That is a typical reaction. But what we did in Thailand is just keep on talking, raising the issues in public warning people about the consequences of doing nothing. Media is important, civil society, businessmen, students-all have to be involved. The argument about other diseases is also very common: if not enough money is not being put into addressing those diseases it doesn't mean we don't have to do something about AIDS. We have to do both. But AIDS you cannot deny. The cause of the other diseases and AIDS is different. Human nature has made us interested in sex whether we like it or not, and through that you are going to get infections. Everyone who has sex, even if you are monogamous and your partner isn't, is at risk. There is no such thing as a high-risk group, only a high-risk nationality. Thailand is a high-risk nationality, Nepal could be too.
There seem to be worrying signs that the gains you made in Thailand in the past ten years are slipping a bit?
There is always a threat in every country of being somewhat nonchalant, saying AIDS is not around anymore so we can relax a bit. It is happening in the US, Australia where infections among gay people is up 30 percent. In Thailand, the government started spending less on condoms, and they went quiet on public information. But the new government has corrected that. So I think the slight rise is now going to go down.
How much of a factor does migration play in the spread of AIDS across boundaries in Thailand and its neighbours?
It has neutralised itself now. There were Cambodian women coming across in the sex industry, they didn't understand AIDS. But the Cambodians are taking action now, so it's not so much an issue. In the case of Nepal, you have a lot of men and women going out. Sometimes you go out infected and you come back infected, and after that you can't blame the other country anymore. What Nepal must do is educate men and women in the villages, saying wherever you go take condoms along if you are going to have sex.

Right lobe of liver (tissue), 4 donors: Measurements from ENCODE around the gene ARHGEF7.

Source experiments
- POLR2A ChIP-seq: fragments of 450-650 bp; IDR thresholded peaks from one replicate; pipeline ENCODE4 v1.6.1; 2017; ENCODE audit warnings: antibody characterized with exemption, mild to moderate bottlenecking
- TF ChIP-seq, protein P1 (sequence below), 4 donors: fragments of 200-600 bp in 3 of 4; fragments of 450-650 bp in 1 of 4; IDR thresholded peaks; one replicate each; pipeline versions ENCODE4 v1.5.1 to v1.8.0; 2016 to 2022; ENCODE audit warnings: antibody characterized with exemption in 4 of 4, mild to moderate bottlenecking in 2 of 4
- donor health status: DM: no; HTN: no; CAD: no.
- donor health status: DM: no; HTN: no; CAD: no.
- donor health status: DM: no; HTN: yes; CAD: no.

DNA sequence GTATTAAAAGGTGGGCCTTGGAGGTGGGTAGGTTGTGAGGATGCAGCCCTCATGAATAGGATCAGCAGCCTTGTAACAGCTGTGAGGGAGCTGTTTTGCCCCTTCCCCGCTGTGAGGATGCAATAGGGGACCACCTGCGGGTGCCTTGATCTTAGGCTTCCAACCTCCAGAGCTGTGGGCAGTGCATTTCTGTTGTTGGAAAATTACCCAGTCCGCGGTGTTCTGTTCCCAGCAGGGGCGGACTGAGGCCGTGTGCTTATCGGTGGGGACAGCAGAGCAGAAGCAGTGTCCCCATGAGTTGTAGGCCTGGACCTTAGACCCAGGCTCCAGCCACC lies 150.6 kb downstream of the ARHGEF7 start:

Do you think Thailand had an easier time because of higher literacy levels and the higher status of women in the family and community?
I think we use education and literacy as a crutch. We tend to under-estimate the role of face-to-face communication. A lot of the message that you need to spread in Nepal must go out on radio and television. Women in most developing countries are at a disadvantage when it comes to sex. We may have higher status at work, but probably not much higher when it comes to being beholden to men on sex. Being able to say: "Hey, husband, wear the condom!" Often it is the lack of effort rather than the illiteracy or the status of women. Nepal is putting in terms of its own budget only $30,000 a year for AIDS control. That is equivalent to the economic cost of one and half person who dies of AIDS. So the civil servants and others say, if we don't put our own money into it, it can't be important.
This is a war. The more you do today, the less of a problem it will be in future. The less you do today, the bigger will be the problem in future. It's your choice. When you have a war, you don't just use the army, you use the air force, the navy. The Ministry of Health can't fight this alone because it is before coming to the doctor that people get infected. You have to work on prevention: changing attitudes and behaviour. The only way Nepal will probably win this fight is when the prime minister chairs the National AIDS Committee.
How much of Thailand's success is due to the fact that you joined government?
I started on the outside, and I don't know how much harder we'd have had to push if I had remained outside. But by accident I got in, and once in, I gave the politicians little choice. I told the cabinet meeting everyone in this room will have a relative, if not themselves, who will be HIV positive 'x' years from now. I told the military, very few of you will be generals because you will be dead by then. You have to push, politicians will not do it naturally. And foreigners can't do it, Nepalis will have to do it themselves.
Part of your strategy has been to break taboos on sex, make the condom a household word, and not something to be ashamed of. What about ultra-conservative countries where HIV is a problem, how can they go about it and avoid a backlash?